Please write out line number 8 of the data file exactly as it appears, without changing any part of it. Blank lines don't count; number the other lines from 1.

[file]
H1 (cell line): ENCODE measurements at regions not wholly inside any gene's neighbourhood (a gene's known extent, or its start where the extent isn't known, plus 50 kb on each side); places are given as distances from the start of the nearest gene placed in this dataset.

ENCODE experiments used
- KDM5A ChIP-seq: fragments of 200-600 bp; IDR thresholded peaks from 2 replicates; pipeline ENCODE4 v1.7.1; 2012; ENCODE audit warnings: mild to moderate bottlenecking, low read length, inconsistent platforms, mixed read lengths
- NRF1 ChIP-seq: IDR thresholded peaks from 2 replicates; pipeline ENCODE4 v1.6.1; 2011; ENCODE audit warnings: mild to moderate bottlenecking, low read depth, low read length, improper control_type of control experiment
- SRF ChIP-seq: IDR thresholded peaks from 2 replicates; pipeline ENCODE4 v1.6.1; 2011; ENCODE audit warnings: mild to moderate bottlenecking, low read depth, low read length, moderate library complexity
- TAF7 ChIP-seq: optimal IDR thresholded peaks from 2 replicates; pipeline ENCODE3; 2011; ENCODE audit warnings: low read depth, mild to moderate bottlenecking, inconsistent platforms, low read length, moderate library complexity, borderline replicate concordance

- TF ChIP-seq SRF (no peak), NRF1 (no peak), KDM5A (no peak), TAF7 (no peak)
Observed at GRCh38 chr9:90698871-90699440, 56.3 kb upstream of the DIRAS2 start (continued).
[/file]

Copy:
Observed at GRCh38 chr9:90698871-90699440, 56.3 kb upstream of the DIRAS2 start (continued).